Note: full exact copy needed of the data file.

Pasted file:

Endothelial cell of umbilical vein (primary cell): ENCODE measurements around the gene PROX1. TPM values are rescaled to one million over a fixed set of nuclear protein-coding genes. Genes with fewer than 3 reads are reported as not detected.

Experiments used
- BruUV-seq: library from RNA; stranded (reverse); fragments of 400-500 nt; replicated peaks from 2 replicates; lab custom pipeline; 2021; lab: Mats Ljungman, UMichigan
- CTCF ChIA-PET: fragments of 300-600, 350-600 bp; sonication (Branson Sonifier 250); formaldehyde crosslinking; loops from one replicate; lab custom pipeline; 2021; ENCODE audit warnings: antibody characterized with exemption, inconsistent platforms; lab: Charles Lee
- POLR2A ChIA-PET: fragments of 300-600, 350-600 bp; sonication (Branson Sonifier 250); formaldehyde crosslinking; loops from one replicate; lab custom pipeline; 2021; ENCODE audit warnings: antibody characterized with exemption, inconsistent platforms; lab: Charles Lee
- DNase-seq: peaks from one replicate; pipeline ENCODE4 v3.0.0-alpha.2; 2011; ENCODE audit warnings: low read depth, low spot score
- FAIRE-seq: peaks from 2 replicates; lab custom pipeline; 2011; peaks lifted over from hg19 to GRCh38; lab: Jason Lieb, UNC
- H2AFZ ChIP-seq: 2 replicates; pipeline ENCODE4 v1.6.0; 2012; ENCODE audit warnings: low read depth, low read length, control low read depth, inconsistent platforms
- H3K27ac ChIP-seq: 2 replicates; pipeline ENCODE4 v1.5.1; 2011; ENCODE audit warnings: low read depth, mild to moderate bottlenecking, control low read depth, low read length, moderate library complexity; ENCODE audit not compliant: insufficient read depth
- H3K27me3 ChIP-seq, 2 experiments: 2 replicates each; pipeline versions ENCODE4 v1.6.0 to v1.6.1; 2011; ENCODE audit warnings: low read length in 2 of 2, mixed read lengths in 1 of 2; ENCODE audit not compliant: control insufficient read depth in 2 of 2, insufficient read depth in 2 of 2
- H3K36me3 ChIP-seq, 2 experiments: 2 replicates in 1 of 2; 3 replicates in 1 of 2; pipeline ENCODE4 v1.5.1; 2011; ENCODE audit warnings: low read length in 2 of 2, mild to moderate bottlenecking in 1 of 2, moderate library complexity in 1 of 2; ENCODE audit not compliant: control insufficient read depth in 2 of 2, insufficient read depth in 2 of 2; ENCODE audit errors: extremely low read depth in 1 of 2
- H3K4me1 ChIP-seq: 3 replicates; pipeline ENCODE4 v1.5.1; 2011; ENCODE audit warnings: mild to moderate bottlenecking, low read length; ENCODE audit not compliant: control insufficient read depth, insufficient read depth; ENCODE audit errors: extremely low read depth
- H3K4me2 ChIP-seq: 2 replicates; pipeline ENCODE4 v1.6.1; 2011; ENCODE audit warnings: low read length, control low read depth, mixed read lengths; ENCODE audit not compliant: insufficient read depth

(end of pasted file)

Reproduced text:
Endothelial cell of umbilical vein (primary cell): ENCODE measurements around the gene PROX1. TPM values are rescaled to one million over a fixed set of nuclear protein-coding genes. Genes with fewer than 3 reads are reported as not detected.

Experiments used
- BruUV-seq: library from RNA; stranded (reverse); fragments of 400-500 nt; replicated peaks from 2 replicates; lab custom pipeline; 2021; lab: Mats Ljungman, UMichigan
- CTCF ChIA-PET: fragments of 300-600, 350-600 bp; sonication (Branson Sonifier 250); formaldehyde crosslinking; loops from one replicate; lab custom pipeline; 2021; ENCODE audit warnings: antibody characterized with exemption, inconsistent platforms; lab: Charles Lee
- POLR2A ChIA-PET: fragments of 300-600, 350-600 bp; sonication (Branson Sonifier 250); formaldehyde crosslinking; loops from one replicate; lab custom pipeline; 2021; ENCODE audit warnings: antibody characterized with exemption, inconsistent platforms; lab: Charles Lee
- DNase-seq: peaks from one replicate; pipeline ENCODE4 v3.0.0-alpha.2; 2011; ENCODE audit warnings: low read depth, low spot score
- FAIRE-seq: peaks from 2 replicates; lab custom pipeline; 2011; peaks lifted over from hg19 to GRCh38; lab: Jason Lieb, UNC
- H2AFZ ChIP-seq: 2 replicates; pipeline ENCODE4 v1.6.0; 2012; ENCODE audit warnings: low read depth, low read length, control low read depth, inconsistent platforms
- H3K27ac ChIP-seq: 2 replicates; pipeline ENCODE4 v1.5.1; 2011; ENCODE audit warnings: low read depth, mild to moderate bottlenecking, control low read depth, low read length, moderate library complexity; ENCODE audit not compliant: insufficient read depth
- H3K27me3 ChIP-seq, 2 experiments: 2 replicates each; pipeline versions ENCODE4 v1.6.0 to v1.6.1; 2011; ENCODE audit warnings: low read length in 2 of 2, mixed read lengths in 1 of 2; ENCODE audit not compliant: control insufficient read depth in 2 of 2, insufficient read depth in 2 of 2
- H3K36me3 ChIP-seq, 2 experiments: 2 replicates in 1 of 2; 3 replicates in 1 of 2; pipeline ENCODE4 v1.5.1; 2011; ENCODE audit warnings: low read length in 2 of 2, mild to moderate bottlenecking in 1 of 2, moderate library complexity in 1 of 2; ENCODE audit not compliant: control insufficient read depth in 2 of 2, insufficient read depth in 2 of 2; ENCODE audit errors: extremely low read depth in 1 of 2
- H3K4me1 ChIP-seq: 3 replicates; pipeline ENCODE4 v1.5.1; 2011; ENCODE audit warnings: mild to moderate bottlenecking, low read length; ENCODE audit not compliant: control insufficient read depth, insufficient read depth; ENCODE audit errors: extremely low read depth
- H3K4me2 ChIP-seq: 2 replicates; pipeline ENCODE4 v1.6.1; 2011; ENCODE audit warnings: low read length, control low read depth, mixed read lengths; ENCODE audit not compliant: insufficient read depth